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Thursday, 11 May 1939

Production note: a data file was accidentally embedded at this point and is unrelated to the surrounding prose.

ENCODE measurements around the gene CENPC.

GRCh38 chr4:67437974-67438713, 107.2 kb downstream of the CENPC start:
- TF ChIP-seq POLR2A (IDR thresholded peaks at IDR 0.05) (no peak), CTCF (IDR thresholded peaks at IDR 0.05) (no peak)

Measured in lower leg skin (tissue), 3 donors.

Dr MALONEY (Melbourne) .- A short time after the death of Mr. Lyons I attended a church ceremony, and I was glad to see that every religion was represented there, the Jewish among the others. I wish that we could achieve the same degree of harmony in our parliamentary affairs. With a project of this kind all sections of the House are naturally in sympathy. At the time I pronounced my eulogium on the late Prime Minister, I did not realize, as I do now, what a wonderful man he was to have kept his party together. I now know that it is a very quarrelsome party, and my admiration for him has increased tremendously. I am glad that a com mittee was appointed to inquire in a decent way into matters relating to the object of this bill; but consider the six pages of questions, some of them with twelve questions each on them, which the unfortunate applicant for an old-age pension has to answer ! Can we not have a committee to remove some of those infamous questions that are an insult to the applicants, and a reproach to this Parliament? I learned one lesson from an. old man who was, until recently, an old-age pensioner. It was to this effect: " Judge not your own child, but every child. Judge not according to the life that one woman wants, but that every woman wants, and that every mother wants ". I welcome this bill, though I do not approve of some of its contents, and would not vote for it if a division were called. I welcome it as an example of what we ought to do for every mother of eleven children. On the very day that the announcement was made that it was proposed to make a grant of £25,000 to Dame Enid Lyons, the newspapers carried a story about a mother of twelve children who could not find a home. As the result of the recent bush fires in Victoria, there is one woman, the mother of eleven children, without a home, but I did not hear any Minister of the Crown suggest that special action should be taken on their behalf. We hear constantly about the need for increasing the population, but we do not give the people enough food to feed their children I say that as a medical man, backed by the highest medical authority in the world. The paltry wage paid to a great many of our people is not sufficient upon which to bring up a family. I do not know whether there is some malign influence at work to prevent the people knowing their wealth. Dr. Wilson has removed some information regarding the private wealth of Australia from the latest epitome of statistics; but for the year 192S-29, the last for which information is available, the private wealth of Australia was estimated at £526 for every man, woman and child. We are born into this world, we live here a little while, and then we pass along, leaving behind us wealth to the value of thousands of millions of pounds for the wise men in politics to divide. We have never known what the public wealth of Australia really is; what is the value represented by the unsold lands of the country, the big public works, and the unworked mines. As a matter of fact, the mineral rights in the land belong to the State and Commonwealth. Assuming the public wealth to be half that of the private wealth, we arrive at a total of more than £7,000,000,000, which amounts to over £1,000 for every man, woman and child in the Commonwealth. Yet we allow mothers and children to lack food. For the last three years I have made an effort to raise money with which to buy milk for children attending creches and kindergartens in Victoria. So far the public have subscribed over £4,000 for this purpose. I should like the Prime Minister to take steps to ensure that every Australian child receives two pints of milk a day. In Russia, that country about which so many lies have been told, every child is entitled to receive .not less than two pints of milk each day. I, as an Australian, loving my country, want to see the same provision made here. With the possible exception of the right honorable member for Cowper (Sir Earle Page), no other honorable member of this House has seen the home life of the poor in the cities as I have seen it. I have seen mothers trying to make a meal for their children when there has not been enough food in the house. I have never known any man, be he a conservative of the deepest dye, who would not favour the 'making of adequate provision for the children, at any rate. I remember when there were no old-age pensions or invalid pensions in Australia, when the destitute had to contrive to live on 2s. 6d., and sometimes as little as ls. 6d. a week, distributed by benevolent societies and church authorities. Thank God those days have gone. When the old-age pensions scheme was introduced in Victoria, I tried to induce the authorities to base the system on the pensions scheme operating in the Public Service. I was unable to do that, but, at any rate, we succeeded in having the pension fixed at 10s. a week. An attempt was made to compel the dependants of the old people to contribute to their support, and I remember that there were two deaths, one very shortly after the other, as the result of taking poison instead of medicine when government officers were about to make investigations regarding means.